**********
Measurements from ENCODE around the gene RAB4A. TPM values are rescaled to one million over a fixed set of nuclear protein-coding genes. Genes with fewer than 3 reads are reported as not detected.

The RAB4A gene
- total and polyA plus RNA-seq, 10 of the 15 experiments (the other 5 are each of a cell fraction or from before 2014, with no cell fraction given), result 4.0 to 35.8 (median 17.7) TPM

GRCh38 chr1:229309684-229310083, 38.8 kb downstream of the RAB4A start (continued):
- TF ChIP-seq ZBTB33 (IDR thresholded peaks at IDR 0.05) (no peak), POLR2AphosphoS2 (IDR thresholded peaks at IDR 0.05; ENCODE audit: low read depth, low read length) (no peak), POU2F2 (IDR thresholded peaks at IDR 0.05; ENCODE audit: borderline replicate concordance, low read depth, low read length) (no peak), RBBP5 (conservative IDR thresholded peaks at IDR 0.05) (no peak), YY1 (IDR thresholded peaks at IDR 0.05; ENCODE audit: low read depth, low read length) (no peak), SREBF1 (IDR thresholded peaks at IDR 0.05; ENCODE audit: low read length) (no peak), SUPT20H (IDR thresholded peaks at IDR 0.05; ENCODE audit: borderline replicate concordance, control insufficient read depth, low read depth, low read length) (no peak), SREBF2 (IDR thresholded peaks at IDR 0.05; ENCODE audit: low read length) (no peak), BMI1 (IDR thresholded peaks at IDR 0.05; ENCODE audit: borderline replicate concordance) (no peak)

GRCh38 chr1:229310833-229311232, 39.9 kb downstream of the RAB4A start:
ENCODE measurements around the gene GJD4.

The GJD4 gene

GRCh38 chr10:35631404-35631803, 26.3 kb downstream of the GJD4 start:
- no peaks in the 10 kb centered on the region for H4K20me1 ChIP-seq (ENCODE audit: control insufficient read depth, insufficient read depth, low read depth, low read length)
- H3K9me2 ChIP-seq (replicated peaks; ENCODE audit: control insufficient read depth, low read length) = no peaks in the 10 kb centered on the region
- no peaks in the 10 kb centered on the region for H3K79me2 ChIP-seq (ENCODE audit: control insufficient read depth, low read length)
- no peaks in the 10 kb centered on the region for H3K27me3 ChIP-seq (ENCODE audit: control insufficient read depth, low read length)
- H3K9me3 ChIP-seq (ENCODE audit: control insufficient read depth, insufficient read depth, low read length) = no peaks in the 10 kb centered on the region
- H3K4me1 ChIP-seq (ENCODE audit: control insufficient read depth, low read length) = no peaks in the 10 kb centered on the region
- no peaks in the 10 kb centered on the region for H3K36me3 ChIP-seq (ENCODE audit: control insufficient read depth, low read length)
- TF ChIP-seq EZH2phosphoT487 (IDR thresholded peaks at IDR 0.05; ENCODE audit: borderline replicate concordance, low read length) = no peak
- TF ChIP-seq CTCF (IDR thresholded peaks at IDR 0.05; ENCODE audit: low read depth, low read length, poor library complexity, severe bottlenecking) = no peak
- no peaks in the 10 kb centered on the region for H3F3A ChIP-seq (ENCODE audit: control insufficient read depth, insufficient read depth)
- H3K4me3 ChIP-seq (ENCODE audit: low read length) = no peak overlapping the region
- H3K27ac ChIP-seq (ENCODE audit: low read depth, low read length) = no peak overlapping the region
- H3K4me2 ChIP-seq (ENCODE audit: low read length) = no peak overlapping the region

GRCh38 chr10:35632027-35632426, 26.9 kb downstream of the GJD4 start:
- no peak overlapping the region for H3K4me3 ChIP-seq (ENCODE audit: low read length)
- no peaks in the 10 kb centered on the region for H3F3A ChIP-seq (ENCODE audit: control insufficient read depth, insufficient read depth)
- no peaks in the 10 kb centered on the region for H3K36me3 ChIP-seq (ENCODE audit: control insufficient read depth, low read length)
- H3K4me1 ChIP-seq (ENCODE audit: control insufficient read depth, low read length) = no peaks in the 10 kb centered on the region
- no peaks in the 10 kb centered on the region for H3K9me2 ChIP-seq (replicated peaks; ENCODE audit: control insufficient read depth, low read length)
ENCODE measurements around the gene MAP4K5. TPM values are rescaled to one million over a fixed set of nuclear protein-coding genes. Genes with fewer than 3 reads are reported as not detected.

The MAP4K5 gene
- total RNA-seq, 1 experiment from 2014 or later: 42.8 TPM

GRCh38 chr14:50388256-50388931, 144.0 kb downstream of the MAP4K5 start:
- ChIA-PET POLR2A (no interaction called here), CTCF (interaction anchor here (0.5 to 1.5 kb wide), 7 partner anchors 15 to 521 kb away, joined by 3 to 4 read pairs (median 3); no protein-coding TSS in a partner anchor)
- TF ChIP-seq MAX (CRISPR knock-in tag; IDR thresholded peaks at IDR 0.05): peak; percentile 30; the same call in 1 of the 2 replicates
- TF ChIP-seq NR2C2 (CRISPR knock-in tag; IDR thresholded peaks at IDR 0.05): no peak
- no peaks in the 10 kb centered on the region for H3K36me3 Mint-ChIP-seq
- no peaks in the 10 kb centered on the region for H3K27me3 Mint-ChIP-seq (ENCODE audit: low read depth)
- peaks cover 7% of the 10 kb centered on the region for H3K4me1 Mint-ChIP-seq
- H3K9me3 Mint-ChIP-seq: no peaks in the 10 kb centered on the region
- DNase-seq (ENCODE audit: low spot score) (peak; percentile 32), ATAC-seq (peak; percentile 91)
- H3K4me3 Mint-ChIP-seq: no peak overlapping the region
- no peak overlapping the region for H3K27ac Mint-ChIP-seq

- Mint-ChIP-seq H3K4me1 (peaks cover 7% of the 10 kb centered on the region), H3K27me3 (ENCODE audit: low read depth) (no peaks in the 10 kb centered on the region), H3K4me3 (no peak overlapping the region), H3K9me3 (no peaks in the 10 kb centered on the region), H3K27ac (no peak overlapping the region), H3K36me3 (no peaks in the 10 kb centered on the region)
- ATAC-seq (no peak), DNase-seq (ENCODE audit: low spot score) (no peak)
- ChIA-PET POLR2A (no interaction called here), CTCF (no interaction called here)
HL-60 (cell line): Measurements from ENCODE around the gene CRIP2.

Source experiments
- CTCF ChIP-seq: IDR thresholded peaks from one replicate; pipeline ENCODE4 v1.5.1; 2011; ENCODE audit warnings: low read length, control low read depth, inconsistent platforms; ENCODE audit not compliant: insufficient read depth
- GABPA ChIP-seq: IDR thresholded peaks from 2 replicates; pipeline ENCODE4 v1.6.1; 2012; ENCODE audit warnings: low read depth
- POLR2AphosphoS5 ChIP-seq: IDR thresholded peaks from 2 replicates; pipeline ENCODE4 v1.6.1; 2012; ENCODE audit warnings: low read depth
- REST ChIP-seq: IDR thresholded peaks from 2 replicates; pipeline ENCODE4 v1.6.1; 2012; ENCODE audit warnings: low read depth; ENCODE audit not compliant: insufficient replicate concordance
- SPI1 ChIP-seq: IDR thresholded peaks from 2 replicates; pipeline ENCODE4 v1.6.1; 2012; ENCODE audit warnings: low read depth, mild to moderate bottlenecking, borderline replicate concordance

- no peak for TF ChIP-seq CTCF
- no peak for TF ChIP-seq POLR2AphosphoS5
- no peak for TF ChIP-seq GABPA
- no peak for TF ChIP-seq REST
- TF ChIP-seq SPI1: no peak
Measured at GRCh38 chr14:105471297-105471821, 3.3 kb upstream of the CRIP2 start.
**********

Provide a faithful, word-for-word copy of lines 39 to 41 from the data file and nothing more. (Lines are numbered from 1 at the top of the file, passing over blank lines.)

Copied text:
- H3K9me3 Mint-ChIP-seq: no peaks in the 10 kb centered on the region
- DNase-seq (ENCODE audit: low spot score) (peak; percentile 32), ATAC-seq (peak; percentile 91)
- H3K4me3 Mint-ChIP-seq: no peak overlapping the region